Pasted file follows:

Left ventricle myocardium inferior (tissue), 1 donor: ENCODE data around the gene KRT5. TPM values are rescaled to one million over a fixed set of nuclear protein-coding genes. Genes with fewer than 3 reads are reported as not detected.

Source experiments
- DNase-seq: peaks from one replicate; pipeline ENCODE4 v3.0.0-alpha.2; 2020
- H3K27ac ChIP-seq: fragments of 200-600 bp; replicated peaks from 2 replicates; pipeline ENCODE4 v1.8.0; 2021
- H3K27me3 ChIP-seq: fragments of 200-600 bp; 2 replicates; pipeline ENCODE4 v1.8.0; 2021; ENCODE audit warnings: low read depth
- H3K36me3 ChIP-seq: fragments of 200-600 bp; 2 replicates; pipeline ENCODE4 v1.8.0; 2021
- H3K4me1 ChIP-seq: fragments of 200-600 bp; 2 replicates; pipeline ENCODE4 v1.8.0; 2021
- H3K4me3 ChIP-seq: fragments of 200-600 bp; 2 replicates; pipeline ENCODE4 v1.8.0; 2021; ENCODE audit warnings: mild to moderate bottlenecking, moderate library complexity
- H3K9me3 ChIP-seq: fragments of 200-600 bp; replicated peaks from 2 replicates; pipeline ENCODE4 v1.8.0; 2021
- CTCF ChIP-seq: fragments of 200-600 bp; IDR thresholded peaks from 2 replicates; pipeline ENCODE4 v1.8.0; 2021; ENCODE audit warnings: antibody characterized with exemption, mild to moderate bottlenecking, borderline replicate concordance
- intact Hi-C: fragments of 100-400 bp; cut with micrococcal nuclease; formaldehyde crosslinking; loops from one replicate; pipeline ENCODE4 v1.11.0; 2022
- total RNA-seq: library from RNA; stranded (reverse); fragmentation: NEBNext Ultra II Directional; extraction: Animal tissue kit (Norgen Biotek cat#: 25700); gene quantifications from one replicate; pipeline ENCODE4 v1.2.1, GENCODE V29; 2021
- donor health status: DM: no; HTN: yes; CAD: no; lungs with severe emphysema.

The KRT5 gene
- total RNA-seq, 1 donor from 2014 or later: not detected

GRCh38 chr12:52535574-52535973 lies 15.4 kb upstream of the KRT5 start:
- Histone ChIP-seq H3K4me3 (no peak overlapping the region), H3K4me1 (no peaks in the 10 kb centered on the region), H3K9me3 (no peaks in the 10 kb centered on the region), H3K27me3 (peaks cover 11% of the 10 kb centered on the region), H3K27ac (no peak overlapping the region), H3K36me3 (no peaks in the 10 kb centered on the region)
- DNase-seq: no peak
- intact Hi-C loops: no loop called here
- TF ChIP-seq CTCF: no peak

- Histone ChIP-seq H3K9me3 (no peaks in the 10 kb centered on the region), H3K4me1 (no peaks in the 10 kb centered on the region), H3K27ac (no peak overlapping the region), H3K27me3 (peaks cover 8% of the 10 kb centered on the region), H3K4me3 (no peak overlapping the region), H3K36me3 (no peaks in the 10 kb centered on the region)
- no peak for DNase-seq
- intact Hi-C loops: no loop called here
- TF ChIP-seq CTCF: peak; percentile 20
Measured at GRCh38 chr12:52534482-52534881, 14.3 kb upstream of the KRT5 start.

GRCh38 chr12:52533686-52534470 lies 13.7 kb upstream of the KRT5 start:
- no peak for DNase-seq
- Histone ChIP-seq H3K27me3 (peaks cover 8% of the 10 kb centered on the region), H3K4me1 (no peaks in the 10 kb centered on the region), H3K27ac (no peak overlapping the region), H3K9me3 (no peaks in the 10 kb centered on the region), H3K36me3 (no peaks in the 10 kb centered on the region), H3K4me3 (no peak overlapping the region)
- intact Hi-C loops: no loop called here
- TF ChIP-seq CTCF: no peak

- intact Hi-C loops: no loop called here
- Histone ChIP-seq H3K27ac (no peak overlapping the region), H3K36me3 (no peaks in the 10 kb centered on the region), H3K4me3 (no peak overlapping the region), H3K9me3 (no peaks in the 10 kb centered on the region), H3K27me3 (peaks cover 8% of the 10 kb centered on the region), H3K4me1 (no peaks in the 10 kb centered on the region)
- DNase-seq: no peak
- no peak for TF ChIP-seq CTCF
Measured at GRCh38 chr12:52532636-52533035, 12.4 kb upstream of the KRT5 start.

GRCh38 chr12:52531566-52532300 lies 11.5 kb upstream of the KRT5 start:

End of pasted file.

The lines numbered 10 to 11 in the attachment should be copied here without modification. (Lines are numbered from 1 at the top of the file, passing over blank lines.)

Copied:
- CTCF ChIP-seq: fragments of 200-600 bp; IDR thresholded peaks from 2 replicates; pipeline ENCODE4 v1.8.0; 2021; ENCODE audit warnings: antibody characterized with exemption, mild to moderate bottlenecking, borderline replicate concordance
- intact Hi-C: fragments of 100-400 bp; cut with micrococcal nuclease; formaldehyde crosslinking; loops from one replicate; pipeline ENCODE4 v1.11.0; 2022